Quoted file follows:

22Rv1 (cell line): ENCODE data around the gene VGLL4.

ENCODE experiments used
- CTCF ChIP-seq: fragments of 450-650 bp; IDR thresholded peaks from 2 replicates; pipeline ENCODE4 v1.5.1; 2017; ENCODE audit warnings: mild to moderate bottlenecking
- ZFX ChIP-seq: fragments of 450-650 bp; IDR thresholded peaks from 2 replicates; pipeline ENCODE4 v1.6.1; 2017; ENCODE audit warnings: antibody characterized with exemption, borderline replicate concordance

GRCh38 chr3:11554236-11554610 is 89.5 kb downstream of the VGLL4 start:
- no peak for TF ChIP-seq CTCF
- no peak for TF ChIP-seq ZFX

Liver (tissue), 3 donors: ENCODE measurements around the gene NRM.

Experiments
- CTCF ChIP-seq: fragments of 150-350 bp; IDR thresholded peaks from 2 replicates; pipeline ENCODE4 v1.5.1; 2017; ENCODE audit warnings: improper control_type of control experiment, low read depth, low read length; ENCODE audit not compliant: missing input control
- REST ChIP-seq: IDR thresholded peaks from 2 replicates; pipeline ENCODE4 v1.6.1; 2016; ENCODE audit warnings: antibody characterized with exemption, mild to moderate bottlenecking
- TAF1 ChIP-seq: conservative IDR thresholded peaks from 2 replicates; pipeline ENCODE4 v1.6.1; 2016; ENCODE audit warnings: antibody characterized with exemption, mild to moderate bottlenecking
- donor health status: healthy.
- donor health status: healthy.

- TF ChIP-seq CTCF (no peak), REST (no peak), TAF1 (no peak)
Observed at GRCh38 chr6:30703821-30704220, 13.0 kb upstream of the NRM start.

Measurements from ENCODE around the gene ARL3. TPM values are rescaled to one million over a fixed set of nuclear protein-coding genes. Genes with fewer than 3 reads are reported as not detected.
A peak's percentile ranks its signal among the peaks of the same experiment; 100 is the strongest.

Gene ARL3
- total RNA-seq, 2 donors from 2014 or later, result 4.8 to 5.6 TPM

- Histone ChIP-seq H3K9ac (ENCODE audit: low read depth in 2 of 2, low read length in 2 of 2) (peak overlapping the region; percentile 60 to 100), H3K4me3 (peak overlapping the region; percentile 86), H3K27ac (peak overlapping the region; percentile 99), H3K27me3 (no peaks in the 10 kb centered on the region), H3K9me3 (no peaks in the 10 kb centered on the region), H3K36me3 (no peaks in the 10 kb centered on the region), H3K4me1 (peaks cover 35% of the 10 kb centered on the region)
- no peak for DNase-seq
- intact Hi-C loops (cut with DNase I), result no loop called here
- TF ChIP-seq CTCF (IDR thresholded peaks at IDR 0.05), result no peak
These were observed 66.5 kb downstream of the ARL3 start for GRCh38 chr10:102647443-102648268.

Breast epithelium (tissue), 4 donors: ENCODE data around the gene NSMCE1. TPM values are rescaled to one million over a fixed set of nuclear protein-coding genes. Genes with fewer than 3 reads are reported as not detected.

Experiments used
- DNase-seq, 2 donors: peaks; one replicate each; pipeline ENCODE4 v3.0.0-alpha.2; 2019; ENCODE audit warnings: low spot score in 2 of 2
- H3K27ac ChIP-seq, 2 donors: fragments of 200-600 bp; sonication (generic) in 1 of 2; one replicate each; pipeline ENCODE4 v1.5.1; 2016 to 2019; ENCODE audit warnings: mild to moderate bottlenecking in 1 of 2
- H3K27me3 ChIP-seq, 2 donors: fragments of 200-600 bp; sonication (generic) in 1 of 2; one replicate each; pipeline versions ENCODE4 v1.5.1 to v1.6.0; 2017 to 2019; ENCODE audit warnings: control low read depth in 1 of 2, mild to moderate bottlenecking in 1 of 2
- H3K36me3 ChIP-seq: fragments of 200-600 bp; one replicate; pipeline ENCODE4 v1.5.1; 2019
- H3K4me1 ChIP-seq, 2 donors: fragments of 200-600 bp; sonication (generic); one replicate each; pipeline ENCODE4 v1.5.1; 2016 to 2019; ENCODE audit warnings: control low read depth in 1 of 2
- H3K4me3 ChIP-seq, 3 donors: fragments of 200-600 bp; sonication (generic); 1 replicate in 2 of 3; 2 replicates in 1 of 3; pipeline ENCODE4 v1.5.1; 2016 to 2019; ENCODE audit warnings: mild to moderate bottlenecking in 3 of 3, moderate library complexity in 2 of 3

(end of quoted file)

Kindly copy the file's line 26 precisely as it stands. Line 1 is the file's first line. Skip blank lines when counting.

Breast epithelium (tissue), 4 donors: ENCODE data around the gene NSMCE1. TPM values are rescaled to one million over a fixed set of nuclear protein-coding genes. Genes with fewer than 3 reads are reported as not detected.